Despite the turmoil of not-so-distant forest fires and United Airlines troubles that threw off travel schedules, some 2600 ecologists made their way to this sun-soaked canyon last month for the Ecological Society of America's 85th annual meeting. Topics ranged from ancient droughts to photosynthesis beneath snow and how trees resist insects.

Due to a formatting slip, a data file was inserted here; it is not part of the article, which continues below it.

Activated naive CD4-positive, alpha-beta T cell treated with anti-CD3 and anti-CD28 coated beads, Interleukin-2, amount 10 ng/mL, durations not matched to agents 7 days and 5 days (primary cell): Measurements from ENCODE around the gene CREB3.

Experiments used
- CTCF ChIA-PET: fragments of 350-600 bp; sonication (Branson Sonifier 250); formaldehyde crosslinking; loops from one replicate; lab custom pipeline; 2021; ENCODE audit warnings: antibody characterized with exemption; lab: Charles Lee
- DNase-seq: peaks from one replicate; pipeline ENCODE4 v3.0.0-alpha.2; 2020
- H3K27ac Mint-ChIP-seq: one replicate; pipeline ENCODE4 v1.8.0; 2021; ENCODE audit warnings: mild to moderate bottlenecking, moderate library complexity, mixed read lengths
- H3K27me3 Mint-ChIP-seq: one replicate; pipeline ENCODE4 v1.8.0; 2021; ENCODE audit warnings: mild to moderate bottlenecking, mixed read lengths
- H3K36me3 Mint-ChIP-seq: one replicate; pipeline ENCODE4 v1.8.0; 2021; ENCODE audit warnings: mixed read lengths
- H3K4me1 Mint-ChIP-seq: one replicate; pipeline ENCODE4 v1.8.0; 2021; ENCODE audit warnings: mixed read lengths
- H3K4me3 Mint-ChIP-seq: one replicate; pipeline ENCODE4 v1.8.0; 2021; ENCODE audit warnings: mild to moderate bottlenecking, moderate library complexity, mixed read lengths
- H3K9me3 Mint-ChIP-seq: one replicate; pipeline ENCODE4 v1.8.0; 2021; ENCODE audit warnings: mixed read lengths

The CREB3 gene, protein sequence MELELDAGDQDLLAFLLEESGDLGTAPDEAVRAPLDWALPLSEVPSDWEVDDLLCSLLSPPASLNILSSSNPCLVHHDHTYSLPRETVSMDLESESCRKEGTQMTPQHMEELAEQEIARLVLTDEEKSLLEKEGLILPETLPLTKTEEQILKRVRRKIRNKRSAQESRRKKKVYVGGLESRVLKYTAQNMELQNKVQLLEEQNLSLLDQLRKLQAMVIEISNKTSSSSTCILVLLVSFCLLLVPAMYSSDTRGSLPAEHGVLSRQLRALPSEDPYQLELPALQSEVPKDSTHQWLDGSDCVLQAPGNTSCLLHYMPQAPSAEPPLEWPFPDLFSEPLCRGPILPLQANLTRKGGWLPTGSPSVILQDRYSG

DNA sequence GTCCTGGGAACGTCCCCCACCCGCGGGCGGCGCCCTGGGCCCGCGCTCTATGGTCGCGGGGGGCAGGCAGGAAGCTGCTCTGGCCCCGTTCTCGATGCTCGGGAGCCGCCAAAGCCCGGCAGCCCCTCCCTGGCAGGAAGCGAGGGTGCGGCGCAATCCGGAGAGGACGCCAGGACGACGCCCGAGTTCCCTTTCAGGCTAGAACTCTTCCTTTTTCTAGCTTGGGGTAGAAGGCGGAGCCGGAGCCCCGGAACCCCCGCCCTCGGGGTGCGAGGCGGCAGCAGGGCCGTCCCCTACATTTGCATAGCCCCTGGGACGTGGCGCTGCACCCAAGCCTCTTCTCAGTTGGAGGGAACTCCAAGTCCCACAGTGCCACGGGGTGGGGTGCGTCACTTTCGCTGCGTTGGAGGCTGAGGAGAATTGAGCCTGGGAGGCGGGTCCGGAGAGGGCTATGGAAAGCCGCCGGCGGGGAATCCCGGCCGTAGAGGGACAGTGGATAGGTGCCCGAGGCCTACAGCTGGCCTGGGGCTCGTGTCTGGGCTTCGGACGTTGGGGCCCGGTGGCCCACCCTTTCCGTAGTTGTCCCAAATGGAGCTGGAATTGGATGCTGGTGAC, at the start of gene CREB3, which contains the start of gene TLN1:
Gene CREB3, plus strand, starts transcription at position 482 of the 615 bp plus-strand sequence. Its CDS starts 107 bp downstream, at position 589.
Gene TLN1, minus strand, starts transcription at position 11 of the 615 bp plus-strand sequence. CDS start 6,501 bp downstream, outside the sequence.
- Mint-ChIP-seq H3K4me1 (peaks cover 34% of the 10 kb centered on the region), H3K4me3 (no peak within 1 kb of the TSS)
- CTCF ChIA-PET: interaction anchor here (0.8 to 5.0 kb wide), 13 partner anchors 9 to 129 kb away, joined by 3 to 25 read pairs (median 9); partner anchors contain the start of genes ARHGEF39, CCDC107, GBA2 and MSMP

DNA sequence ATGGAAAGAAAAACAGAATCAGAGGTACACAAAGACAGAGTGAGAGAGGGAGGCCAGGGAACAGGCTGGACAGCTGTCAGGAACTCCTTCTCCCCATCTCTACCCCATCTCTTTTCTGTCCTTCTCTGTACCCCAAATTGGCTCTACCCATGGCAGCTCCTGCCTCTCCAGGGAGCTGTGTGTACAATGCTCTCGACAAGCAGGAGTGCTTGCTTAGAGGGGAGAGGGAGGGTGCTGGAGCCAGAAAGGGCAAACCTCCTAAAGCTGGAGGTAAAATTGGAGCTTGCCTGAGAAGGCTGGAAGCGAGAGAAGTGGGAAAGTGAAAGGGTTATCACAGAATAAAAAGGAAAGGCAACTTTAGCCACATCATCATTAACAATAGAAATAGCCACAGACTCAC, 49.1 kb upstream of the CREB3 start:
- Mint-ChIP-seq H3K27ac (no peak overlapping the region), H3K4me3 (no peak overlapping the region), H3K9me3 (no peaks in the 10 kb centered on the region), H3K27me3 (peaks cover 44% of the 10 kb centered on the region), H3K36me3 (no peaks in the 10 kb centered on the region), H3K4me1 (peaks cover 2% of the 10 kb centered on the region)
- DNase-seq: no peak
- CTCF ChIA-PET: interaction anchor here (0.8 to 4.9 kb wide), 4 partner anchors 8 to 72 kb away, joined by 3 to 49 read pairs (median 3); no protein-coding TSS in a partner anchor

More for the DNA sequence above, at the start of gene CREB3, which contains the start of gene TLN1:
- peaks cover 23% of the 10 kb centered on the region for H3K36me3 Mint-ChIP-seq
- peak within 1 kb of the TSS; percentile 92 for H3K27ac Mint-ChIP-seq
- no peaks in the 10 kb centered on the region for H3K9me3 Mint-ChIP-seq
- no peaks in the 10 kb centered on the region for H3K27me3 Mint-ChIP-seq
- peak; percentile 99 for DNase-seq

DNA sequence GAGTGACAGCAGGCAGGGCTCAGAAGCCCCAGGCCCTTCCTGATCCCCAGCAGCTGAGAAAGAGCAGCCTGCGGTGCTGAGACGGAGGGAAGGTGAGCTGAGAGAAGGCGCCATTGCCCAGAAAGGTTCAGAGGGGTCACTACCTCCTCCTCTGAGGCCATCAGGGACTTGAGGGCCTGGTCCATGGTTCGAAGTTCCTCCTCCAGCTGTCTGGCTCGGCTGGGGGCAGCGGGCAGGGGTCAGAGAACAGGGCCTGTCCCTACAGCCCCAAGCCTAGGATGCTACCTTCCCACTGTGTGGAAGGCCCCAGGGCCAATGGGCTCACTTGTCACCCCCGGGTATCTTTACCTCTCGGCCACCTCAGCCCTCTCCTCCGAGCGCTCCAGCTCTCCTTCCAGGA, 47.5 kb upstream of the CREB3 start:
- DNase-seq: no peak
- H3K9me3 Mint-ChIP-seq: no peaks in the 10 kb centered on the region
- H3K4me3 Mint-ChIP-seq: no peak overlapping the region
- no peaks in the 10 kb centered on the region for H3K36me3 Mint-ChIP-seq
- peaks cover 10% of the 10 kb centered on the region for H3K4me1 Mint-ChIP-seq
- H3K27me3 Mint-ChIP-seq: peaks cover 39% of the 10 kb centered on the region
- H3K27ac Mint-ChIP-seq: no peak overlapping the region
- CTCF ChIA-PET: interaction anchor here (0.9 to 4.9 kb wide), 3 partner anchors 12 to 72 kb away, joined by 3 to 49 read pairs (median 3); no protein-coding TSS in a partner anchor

Soil-surface CO2 efflux ('soil respiration') accounts for roughly two-thirds of forest ecosystem respiration, and can be divided into heterotrophic and autotrophic components. Conventionally, the latter is defined as respiration by plant roots. In Boreal forests, however, fine roots of trees are invariably covered by ectomycorrhizal fungi, which by definition are heterotrophs, but like the roots, receive sugars derived from photosynthesis. There is also a significant leaching of labile carbon compounds from the ectomycorrhizal roots. It is, therefore, more meaningful in the context of carbon balance studies to include mycorrhizal fungi and other mycorrhizosphere organisms, dependent on the direct flux of labile carbon from photosynthesis, in the autotrophic component. Hence, heterotrophic activity becomes reserved for the decomposition of more complex organic molecules in litter and other forms of soil organic matter. In reality, the complex situation is perhaps best described as a continuum from strict autotrophy to strict heterotrophy. As a result of this, and associated methodological problems, estimates of the contribution of autotrophic respiration to total soil respiration have been highly variable. Based on recent stand-scale tree girdling experiments we have estimated that autotrophic respiration in boreal forest accounts for up to 50-65% of soil respiration during the snow-free part of the year. Girdling experiments and studies of the delta(13)C of the soil CO2 efflux show that there is a lag of a few days between the carbon uptake by photosynthesis and the release by autotrophic soil respiration of the assimilated carbon. In contrast, estimates of 'bomb 14C' and other approaches have suggested that it takes years to decades between carbon uptake via photosynthesis and the bulk of soil heterotrophic activity. Temperature is normally used as a driver in models of soil processes and it is often assumed that autotrophic soil activity is more sensitive to temperature than is heterotrophic activity, but this is questionable. It is inherently difficult to make a precise separation of autotrophic and heterotrophic respiration from soils. The partitioning between these two components is highly variable in space and time, and taxonomic autotrophs and heterotrophs may perform the function of the other group to some degree. Care should be taken to disturb as little as possible the delicate plant-microbe-soil system, and this speaks for non-intrusive isotopic methods. There are, however, problems in modelling the flux of isotopes through this complex system. Girdling of tree stands is a very robust alternative approach to make the distinction between autotrophic and heterotrophic activities, but ultimately kills the trees and cannot, therefore, always be used. A further development would be to block the phloem sugar transport reversibly. We propose that thus assumption needs further critical testing.